Action-Faking is sweeping many of us. To be honest, some of us are not aware that we are doing this, but we may wonder why we are not making progress towards the expected goals. Our goal certainly looks good on paper or digitally on our mobile phones. The plan seems to be completed and sufficient to achieve it. So why are we not making progress, seeing growth, and even moving towards expected goals?
Is it possible that false actions are dominating our thoughts? By the way, what exactly is the action costume?
Action-faking is also called the self-improvement hamster wheel, and it works like this.
When you wake up every morning, you will write your goals on paper, in your journal, and even enter them in your mobile diary. An example of this is: "By this specific date next year, I will earn X money, or have a steady job with benefits, or get a degree (you said)." The adrenaline will continue to ring "Yes." and going up, and you insist on doing it every morning for 90, 180, or even 365 days.
Writing down your goals can be very challenging because they look really good and they seem very feasible. However, if soon after your imagined journey of success, you return to excessive movie watching, unlimited video games, or extreme social media participation, then achieving your goals may be diminished.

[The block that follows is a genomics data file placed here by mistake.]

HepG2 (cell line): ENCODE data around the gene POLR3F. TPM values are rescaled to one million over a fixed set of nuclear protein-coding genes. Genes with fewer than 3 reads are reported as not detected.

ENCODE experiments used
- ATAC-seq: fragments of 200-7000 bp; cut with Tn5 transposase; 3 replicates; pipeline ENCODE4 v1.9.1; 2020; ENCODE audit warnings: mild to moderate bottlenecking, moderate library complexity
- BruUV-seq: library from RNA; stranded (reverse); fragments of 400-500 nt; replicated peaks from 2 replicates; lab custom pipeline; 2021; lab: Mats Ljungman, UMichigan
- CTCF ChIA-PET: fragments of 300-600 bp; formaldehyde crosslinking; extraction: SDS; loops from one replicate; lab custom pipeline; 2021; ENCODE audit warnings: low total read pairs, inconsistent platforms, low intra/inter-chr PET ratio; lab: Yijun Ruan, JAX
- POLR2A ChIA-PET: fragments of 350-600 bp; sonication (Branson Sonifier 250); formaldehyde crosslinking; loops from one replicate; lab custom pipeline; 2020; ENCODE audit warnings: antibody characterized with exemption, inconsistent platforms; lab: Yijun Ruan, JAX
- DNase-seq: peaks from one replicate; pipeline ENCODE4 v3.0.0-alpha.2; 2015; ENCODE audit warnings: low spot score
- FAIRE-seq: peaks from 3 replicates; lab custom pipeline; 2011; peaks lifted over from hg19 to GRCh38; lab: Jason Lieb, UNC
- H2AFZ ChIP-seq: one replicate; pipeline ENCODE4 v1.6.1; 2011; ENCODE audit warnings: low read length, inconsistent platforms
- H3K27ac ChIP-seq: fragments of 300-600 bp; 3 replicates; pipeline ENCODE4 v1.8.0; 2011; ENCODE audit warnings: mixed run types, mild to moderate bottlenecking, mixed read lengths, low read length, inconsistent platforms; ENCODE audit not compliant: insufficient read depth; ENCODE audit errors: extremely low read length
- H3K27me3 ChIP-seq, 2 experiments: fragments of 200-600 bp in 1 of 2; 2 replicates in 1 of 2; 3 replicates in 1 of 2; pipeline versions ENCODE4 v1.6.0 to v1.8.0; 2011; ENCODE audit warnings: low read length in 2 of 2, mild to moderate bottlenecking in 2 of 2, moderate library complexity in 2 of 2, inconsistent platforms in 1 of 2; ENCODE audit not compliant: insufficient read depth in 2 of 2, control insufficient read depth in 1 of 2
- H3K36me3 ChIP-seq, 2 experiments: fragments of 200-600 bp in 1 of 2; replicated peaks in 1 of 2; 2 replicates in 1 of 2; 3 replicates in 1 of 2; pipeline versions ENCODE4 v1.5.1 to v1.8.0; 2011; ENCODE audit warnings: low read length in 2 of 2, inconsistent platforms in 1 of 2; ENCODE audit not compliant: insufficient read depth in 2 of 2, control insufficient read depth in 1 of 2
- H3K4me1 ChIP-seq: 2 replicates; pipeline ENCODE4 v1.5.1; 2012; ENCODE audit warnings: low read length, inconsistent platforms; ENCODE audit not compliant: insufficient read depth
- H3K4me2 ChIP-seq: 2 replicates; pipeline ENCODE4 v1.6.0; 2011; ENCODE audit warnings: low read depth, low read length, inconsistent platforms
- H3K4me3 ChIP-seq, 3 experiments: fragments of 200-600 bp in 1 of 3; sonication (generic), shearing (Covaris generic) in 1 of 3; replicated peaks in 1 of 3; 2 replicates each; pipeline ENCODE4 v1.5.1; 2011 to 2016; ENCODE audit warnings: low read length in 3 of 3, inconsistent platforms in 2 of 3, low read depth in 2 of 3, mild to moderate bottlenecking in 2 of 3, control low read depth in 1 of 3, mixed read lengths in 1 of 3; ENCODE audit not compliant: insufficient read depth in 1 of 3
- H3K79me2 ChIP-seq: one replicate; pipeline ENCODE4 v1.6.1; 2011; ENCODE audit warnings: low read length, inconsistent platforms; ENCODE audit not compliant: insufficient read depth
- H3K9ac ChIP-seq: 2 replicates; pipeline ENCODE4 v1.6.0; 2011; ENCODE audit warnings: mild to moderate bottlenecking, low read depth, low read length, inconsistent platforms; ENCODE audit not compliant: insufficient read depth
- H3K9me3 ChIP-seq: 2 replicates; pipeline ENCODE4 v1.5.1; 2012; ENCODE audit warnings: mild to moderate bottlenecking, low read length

This is a problem. Have you stopped to watch a little hamster running on his hamster wheel? He went all out, went all out. He stopped from time to time to look around, his eyes saying, "Am I here?" So what will you do next? He returned to the wheel, as fast as before, repeating the same behavior. It will be very interesting to see!
Unfortunately, some of us do the same, which is not interesting. If we imagine a good end result but do not take action, there will be no progress. This can be frustrating!
Action-faking is just an imagined mind game, if we intend to achieve an expected goal, we cannot participate in it. Action-faking can be removed by a simple and difficult method called Action Taking, also known as "doing work" and "making effort".
Conclusion: imagination is not enough, you have to do it!